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About this product
- DescriptionHear the author interview on NPR's Morning Edition If you believe the experts, child's play ; is serious business. From sociologists to psychologists and from anthropologists to social critics, writers have produced mountains of books about the meaning and importance of play. But what do we kw about how children actually play, especially American children of the last two centuries? In this fascinating and enlightening book, Howard Chudacoff presents a history of children's play in the United States and ponders what it tells us about ourselves. Through expert investigation in primary sources-including dozens of children's diaries, hundreds of autobiographical recollections of adults, and a wealth of child-rearing manuals-along with wide-ranging reading of the work of educators, journalists, market researchers, and scholars-Chudacoff digs into the underground of play. He contrasts the activities that genuinely occupied children's time with what adults thought children should be doing. Filled with intriguing stories and revelatory insights, Children at Play provides a chrological history of play in the U.S. from the point of view of children themselves. Focusing on youngsters between the ages of about six and twelve, this is history from the bottom up. It highlights the transformations of play that have occurred over the last 200 years, paying attention t only to the activities of the cultural elite but to those of working-class men and women, to slaves, and to Native Americans. In addition, the author considers the findings, observations, and theories of numerous social scientists along with those of fellow historians. Chudacoff concludes that children's ability to play independently has attenuated over time and that in our modern era this diminution has frequently had unfortunate consequences. By examining the activities of young people whom marketers today call tweens, he provides fresh historical depth to current discussions about topics like childhood obesity, delinquency, learning disability, and the many ways that children spend their time when adults aren't looking.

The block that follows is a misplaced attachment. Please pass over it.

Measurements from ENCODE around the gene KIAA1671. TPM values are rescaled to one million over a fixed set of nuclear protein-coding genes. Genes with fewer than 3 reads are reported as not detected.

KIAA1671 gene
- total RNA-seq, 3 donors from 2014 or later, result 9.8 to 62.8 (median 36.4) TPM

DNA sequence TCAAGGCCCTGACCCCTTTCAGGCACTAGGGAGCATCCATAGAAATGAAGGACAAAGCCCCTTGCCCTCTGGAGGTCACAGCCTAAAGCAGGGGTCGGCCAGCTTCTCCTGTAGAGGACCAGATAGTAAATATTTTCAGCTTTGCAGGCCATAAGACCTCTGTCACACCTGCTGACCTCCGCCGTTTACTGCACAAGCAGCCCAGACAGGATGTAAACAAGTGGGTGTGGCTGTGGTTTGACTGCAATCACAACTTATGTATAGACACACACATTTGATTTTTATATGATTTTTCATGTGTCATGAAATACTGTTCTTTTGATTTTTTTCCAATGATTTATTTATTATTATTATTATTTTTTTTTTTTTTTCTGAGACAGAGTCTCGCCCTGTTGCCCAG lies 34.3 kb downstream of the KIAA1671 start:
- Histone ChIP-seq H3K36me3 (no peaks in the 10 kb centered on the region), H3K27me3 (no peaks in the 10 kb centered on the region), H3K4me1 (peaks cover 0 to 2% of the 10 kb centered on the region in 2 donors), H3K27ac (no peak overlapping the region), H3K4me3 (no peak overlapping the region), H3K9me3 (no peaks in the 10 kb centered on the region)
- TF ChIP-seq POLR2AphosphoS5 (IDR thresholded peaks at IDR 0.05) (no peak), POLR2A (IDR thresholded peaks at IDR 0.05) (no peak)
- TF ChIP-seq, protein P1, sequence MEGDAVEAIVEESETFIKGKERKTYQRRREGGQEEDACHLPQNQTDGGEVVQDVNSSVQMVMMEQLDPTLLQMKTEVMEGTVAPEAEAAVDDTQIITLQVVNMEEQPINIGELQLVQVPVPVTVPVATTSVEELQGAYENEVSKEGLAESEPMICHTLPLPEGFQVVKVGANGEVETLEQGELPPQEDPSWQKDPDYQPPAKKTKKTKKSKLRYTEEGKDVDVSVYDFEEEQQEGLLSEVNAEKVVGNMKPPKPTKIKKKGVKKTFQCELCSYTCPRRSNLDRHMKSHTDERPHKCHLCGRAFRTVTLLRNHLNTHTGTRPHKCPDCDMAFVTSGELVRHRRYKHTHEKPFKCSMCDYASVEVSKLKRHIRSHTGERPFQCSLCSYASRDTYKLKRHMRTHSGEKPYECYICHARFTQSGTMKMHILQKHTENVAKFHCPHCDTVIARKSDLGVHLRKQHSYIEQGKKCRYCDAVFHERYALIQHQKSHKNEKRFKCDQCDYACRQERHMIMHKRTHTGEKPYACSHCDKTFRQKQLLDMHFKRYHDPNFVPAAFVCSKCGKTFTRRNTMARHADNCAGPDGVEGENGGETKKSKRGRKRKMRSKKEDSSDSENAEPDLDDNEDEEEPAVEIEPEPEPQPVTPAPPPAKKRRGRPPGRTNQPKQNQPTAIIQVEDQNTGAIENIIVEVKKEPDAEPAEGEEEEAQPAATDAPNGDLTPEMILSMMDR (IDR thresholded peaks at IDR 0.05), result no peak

- Author BiographyHoward P. Chudacoff is George L. Littlefield Professor of American History at Brown University. His many books include How Old Are You? Age Consciousness in American Culture, and The Age of the Bachelor: Creating an American Subculture.
- Author(s)Howard P. Chudacoff
- PublisherNew York University Press
- Date of Publication01/08/2007
- SubjectSocial Sciences: Textbooks & Study Guides
- Place of PublicationNew York
- Country of PublicationUnited States
- ImprintNew York University Press
- Content Note22 illustrations
- Weight513 g
- Width160 mm
- Height233 mm
- Spine23 mm
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